Atoms for Peace, Roundhouse, London

Like many a privately educated Englishman, raised on a diet of repression and the classics, Radiohead’s Thom Yorke desperately wants to feel the groove. His quest for this intangible, almost mystical essence of music – its rhythmic quality, its swing – has taken him from Oxford to Los Angeles, where he tracked down the thumb-slapping guru of groove, Red Hot Chili Peppers bassist Flea. Together the odd couple have formed a curious but rewarding side-project, Atoms for Peace.

Transatlantic stereotypes were reversed at the Roundhouse for the full band’s UK live debut. Yorke wore a vest and ponytail and looked unusually loose and muscular; Flea wore a buttoned-up Oxford blue shirt and projected a nervy, Yorkeian aura of coiled energy. They were joined by Atoms for Peace’s other members: Radiohead’s producer Nigel Godrich (guitar, electronics), LA session drummer Joey Waronker and Chili Peppers touring percussionist Mauro Refosco.

The UK-US hybrid opened with the first track from their album Amok, “Before Your Very Eyes ... ”. Yorke sang an enigmatic, sorrowful croon, full of an emotion that can’t be clearly articulated, his signature mode with Radiohead. But the music was in a different register, fast jittery funk anchored by Flea’s bass and powered by immensely lithe drumming from the two percussionists, building to a breathtakingly powerful finale.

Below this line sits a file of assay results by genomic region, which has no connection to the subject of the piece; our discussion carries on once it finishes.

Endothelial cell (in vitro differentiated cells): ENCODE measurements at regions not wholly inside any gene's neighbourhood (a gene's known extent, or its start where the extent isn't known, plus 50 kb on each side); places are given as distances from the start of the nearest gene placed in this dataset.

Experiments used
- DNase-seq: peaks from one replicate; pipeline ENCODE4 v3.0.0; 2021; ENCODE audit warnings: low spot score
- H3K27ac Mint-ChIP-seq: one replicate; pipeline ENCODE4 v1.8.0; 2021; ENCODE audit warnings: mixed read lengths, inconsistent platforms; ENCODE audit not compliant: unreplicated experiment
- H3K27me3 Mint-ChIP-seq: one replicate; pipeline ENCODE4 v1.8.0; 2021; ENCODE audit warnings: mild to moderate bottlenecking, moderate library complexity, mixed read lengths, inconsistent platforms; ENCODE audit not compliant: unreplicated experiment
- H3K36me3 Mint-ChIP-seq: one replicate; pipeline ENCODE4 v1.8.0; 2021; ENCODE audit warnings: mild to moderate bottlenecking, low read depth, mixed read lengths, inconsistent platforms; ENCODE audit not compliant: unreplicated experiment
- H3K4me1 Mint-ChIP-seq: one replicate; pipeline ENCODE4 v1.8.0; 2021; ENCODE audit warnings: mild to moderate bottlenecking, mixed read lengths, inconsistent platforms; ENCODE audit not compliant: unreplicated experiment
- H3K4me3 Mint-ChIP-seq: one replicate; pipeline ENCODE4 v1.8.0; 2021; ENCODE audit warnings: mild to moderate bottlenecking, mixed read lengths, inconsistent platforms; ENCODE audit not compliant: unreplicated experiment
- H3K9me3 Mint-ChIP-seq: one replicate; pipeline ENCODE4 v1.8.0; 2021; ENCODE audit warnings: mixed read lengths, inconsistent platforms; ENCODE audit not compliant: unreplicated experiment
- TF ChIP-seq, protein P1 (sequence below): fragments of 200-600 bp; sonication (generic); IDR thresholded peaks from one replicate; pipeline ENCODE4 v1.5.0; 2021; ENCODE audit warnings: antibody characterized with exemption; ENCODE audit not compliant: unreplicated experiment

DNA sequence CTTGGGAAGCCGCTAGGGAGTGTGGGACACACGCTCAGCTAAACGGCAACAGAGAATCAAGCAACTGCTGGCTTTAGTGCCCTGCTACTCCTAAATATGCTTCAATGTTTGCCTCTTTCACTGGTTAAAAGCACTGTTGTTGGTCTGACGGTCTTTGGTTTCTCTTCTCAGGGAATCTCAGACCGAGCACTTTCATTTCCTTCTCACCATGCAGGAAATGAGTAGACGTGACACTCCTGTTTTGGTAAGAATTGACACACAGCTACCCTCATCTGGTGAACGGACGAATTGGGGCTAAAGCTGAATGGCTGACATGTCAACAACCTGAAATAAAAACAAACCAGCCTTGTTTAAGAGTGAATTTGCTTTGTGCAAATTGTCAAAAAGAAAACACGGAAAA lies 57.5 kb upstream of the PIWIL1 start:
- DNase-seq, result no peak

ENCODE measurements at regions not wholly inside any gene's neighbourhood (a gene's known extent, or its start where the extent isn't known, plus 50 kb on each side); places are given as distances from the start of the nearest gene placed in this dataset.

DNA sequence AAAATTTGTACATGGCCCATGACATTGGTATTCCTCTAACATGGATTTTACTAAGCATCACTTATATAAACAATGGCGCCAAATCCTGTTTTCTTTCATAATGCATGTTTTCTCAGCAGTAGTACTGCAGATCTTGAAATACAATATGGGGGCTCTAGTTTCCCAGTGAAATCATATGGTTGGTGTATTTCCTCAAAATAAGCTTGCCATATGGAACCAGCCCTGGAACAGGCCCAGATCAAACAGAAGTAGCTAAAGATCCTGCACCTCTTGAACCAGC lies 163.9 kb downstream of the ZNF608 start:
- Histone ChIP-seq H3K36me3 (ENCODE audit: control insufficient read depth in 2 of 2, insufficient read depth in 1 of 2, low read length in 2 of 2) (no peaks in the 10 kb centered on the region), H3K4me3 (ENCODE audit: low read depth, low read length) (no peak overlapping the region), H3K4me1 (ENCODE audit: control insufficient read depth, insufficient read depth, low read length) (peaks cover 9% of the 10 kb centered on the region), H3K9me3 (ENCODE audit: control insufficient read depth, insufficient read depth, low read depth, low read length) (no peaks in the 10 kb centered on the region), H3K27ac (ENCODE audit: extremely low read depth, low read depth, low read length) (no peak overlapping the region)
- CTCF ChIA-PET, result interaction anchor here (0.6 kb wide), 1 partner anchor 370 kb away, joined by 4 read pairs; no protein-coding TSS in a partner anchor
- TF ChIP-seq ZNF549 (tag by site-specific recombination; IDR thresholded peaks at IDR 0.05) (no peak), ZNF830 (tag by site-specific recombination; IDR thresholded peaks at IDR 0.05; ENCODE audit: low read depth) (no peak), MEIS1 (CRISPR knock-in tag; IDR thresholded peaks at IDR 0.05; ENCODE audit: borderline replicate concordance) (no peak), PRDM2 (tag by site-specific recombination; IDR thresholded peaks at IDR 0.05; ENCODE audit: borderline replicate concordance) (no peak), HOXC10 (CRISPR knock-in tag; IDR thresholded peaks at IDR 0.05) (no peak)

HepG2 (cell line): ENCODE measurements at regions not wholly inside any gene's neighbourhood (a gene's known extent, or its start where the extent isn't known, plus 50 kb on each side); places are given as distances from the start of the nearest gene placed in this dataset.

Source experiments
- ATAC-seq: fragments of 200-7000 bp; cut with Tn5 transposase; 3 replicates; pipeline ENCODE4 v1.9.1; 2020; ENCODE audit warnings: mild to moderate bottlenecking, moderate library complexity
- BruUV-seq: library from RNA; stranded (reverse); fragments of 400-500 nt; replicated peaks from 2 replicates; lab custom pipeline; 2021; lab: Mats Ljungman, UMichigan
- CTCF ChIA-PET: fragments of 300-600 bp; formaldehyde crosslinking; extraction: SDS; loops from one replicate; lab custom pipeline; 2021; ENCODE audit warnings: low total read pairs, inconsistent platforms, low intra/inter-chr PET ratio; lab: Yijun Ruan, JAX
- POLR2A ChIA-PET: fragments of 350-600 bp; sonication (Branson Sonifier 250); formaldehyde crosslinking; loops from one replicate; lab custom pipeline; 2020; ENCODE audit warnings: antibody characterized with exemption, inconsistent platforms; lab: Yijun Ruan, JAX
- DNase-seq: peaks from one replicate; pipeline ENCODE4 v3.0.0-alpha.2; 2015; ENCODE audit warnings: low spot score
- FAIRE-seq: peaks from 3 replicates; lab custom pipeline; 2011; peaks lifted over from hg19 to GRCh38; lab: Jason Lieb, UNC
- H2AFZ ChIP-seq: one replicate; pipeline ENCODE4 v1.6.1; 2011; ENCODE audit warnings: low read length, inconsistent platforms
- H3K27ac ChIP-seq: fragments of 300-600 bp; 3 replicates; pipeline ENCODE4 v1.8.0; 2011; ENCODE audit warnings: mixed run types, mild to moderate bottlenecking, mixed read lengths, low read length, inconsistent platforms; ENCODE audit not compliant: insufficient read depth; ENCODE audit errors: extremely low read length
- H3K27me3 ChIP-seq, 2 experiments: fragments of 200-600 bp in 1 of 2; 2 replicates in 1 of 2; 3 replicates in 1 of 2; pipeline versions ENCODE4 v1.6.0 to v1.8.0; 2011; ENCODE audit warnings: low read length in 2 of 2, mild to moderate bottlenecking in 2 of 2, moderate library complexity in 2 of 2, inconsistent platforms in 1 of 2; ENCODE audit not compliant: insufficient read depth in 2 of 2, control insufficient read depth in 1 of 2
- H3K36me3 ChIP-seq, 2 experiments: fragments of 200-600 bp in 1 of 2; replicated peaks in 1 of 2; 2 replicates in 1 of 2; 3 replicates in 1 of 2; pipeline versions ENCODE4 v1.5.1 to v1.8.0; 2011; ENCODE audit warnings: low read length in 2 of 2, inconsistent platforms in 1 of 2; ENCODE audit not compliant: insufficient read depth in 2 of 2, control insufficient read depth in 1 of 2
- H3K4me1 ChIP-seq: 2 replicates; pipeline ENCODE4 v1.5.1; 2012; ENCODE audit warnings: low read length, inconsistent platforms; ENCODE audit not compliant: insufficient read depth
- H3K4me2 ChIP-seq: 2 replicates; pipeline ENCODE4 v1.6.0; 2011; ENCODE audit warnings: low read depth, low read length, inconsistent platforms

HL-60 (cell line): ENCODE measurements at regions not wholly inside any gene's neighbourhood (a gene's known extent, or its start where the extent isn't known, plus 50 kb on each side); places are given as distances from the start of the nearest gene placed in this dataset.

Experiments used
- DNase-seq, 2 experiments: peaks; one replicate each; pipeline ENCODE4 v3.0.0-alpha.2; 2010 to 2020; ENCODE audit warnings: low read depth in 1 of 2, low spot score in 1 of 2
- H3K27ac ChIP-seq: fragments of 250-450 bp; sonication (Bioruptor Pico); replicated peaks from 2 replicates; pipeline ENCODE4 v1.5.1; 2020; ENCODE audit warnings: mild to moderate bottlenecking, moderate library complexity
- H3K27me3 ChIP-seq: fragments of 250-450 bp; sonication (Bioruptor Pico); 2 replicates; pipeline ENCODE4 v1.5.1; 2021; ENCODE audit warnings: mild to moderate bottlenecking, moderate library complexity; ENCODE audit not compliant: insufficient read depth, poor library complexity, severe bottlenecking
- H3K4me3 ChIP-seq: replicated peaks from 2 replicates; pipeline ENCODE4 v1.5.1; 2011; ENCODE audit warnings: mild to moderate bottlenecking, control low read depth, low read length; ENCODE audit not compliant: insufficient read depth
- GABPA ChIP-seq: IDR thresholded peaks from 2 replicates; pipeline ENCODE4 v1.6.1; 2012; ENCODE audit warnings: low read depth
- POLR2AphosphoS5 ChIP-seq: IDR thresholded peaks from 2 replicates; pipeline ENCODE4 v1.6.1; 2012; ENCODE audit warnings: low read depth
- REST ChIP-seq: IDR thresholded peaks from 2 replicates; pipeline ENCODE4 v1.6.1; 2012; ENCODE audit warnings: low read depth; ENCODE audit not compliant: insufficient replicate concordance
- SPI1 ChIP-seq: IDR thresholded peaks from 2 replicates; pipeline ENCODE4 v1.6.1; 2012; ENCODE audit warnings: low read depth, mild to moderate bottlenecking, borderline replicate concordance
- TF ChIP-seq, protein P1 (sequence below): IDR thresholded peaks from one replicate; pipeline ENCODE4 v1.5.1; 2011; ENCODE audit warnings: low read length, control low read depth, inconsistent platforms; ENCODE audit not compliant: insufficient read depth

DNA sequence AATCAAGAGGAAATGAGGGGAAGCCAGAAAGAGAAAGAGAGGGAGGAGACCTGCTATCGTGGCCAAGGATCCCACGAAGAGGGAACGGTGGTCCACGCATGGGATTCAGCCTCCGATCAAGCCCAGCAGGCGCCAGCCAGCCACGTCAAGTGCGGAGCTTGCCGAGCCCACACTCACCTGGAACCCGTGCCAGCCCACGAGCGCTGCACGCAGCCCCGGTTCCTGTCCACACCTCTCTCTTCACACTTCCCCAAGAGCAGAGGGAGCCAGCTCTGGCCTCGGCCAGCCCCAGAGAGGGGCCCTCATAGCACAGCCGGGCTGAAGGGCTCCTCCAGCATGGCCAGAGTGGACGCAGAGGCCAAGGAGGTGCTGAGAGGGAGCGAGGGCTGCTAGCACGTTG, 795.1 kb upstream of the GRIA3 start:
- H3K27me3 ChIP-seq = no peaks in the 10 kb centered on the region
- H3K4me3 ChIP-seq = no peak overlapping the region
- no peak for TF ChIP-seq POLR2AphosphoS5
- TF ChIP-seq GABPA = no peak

“Default” found the singer bounding around the stage giving uninhibited expression to apprehensive lyrics, enveloped by a complex but propulsive pattern of sounds – Orbital-style chimes, pattering beats, rippling bass; punctuated at the end by a karate kick from the no longer buttoned-up Flea.

Godrich has cited arch-fusionist Miles Davis as an influence on Atoms for Peace. But other than the winding bass riff that Flea slapped out in “Stuck Together Pieces” there was nothing very jazzy about the music.

Instead the LA rhythm section brought a sense of wild but focused attack to proceedings. A highlight was a sensationally amplified version of “Harrowdown Hill”, from Yorke’s 2006 solo album The Eraser, about the suicide of the Iraq weapons inspector Dr David Kelly – given added heft tonight by an explosive outbreak of beats and flashing lights: a conspiracy theory you could dance to.

The fivesome were so forceful in this mode that quieter songs, led by Yorke at a piano, couldn’t help paling in comparison, such as a meandering “Rabbit in Your Headlights”. It was when they were at full pelt that Atoms for Peace really hit their groove: a stunning one.

Copyright The Financial Times Limited 2017. All rights reserved. You may share using our article tools. Please don't cut articles from and redistribute by email or post to the web.